Thursday, June 28, 2012

See the signs and know their meaning

Maura and Liam on our epic vacation of the Pacific Northwest. That's the Yaquina Head lighthouse
at Newport, Oregon, which we visited just weeks ago with Maura. This painting has potential;
a lot of flaws, but enough to suggest I need to take more cracks at watercolor.
Life circles back, as it will, kicking up dust of dreams in its arc, and I'm back in another time.

A sight, a sound, just a gesture, sparks fire of mind.

Right now I'm 18 years ago this summer.

Natalie Merchant has taken me there. She was singing "Stockton Gala Days" from a corner of the house, from back when she was with the group 10,000 Maniacs. My sister long ago had given us cassettes (yes, that long ago) of the group's "Our Time in Eden" and "In My Tribe" to hip us up a bit. (I know what you're gonna say; but one can't become hip in one step; we needed hand holding; and in 1994, 10,000 Maniacs were MTV-worthy. Though I've never been crazy about Natalie Merchant's dancing, or the way she sang off-key in live performances.)

(Good thing this is not about why I like this music and you should too. I'll never write a post like that. Probably.)

"Our Time in Eden" literally became our soundtrack for a family trip into the Idaho panhandle, for one last visit to my grandma near Spokane, Wash. before she passed, and across Washington all the way around the Olympic Peninsula and south along the Pacific Coast through Oregon on the way back home to Sacramento. We played that tape so much I'm sure we broke it.

When Natalie began "That summer fields grew high, with foxglove stalks and ivy …" or whatever the heck she was singing (it presents a grammar problem right away, and we never paid close enough attention to the fact that sometimes 10,000 Maniacs lyrics were often either morose laments paired with happy-go-lucky music, or were words written more to fit a beat than make much sense), I returned immediately to the wheat plains of central Washington, on our way to Lake Wenatchee, quiet among the mountains.

Could we, we'd still be there, suspended in time, watching our four-year-old son stand atop a boulder near the shore, posing as a superhero in his underwear, and our two-year-old daughter devouring a Washington peach nearly as big as her head.

(Carter's, the infants' clothes company had a slogan, "If they could just stay little 'til their Carter's wear out," which remains with me. Never bought the clothes, but never forgot the poignancy of that sentiment. This was a time before school and scouting and sports and all those daily dilemmas that, though necessary, I suppose, only made that breathtakingly brief time with our kids as wee ones all the more precious.)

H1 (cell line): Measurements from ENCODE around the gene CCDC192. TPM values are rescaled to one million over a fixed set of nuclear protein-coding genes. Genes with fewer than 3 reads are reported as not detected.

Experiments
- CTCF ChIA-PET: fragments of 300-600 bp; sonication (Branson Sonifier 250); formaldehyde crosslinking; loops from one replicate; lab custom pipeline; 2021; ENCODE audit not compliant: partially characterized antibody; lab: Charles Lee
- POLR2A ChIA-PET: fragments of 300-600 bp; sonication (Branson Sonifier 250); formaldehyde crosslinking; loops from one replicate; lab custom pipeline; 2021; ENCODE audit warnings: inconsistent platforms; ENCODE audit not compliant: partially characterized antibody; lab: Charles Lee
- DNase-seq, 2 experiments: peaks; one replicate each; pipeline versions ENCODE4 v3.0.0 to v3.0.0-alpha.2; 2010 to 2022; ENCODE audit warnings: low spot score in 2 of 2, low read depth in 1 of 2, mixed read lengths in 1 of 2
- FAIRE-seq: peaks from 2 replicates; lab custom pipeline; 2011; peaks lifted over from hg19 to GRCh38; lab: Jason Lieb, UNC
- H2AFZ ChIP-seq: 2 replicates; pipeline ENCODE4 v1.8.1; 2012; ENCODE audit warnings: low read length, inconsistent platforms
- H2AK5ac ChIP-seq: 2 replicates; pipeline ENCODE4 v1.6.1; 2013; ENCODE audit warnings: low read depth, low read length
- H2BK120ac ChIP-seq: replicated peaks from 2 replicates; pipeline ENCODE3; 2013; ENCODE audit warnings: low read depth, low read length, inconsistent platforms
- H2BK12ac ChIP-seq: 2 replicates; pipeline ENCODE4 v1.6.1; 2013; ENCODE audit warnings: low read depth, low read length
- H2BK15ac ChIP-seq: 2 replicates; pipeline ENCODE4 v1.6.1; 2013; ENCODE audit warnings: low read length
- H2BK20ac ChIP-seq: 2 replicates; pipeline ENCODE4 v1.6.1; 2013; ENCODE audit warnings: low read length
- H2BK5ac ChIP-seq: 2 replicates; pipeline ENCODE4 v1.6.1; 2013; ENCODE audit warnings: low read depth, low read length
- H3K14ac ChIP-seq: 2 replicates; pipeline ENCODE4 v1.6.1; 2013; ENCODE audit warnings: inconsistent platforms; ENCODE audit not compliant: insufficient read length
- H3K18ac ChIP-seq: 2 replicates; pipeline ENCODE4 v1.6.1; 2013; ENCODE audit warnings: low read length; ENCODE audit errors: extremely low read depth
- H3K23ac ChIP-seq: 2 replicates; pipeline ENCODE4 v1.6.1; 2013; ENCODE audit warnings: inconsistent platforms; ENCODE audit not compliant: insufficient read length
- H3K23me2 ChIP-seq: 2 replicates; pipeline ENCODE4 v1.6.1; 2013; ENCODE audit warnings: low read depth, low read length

We listen happily to "Jezebel," a rousing tune about a marriage tearing apart, as we fly west down Highway 2. Most of the gas stations en route to the Washington coast have new banners promoting espresso. We had no idea what that was, no idea that Starbucks was just beginning to spread its caffeinated tentacles across the land. The closer we got to Seattle, the more frequent the banners. Before we left the Olympic Peninsula, we were coffee junkies.

(The best coffee we ever had, out of all those Puget Sound mocha meccas, by the way, came from a pedal cart as a guy pushed his mobile business between the looooong lines of cars and their captive inhabitants, waiting, waiting, waiting to catch a ferry across to the peninsula. Go figure.)

When Natalie tries to coax someone out of deep depression in the danceable "If You Intend," I'm walking around neighborhoods of Aberdeen, Wash. (where Kurt Cobain was from), making sure not to go near the hospital that was treating our daughter for what we learned was called nursemaid's elbow.

In pulling our stubborn daughter up from a beach she did not want to leave, I had dislocated her elbow. She didn't cry; she just wouldn't use her arm anymore. In fact, it was because she wasn't crying that we did a doubletake (she wouldn't like us to say, but she was a tantrum princess in her time). In a panic, we brought her into to the nearest hospital, and we decided I'd bide my time out on the streets so some clinician wouldn't turn the incident into a child protective services issue.

Not all the memories of our 1,000-mile journey are good, you notice, but I wouldn't trade them. It was one of those trips that made us want to chuck all we had and reinvent ourselves at every stop, just make things up as we went along, the four of us and our balky chipped-paint Plymouth Voyager minivan.

All it takes is the distant gargly warble of Natalie Merchant, with her silly dance, and I'm there.
These are days you'll remember.
Never before and never since, I promise,
Will the whole world be warm as this.

Tuesday, June 26, 2012

Back to life, back to reality

One minute, 42 seconds.

That's what a year gained me.

What to make of it?

At the same time four dozen people, some I've "met" through facebook, were swimming 28.5 miles around Manhattan Island, and more than a couple of hundred others were running 100 miles across the Sierra in the Western States Endurance Run, I was completing a 2.4-swim race, the Folsom Lake Open Water (FLOW, get it?) event last weekend.

Endurance, I submit, is relative.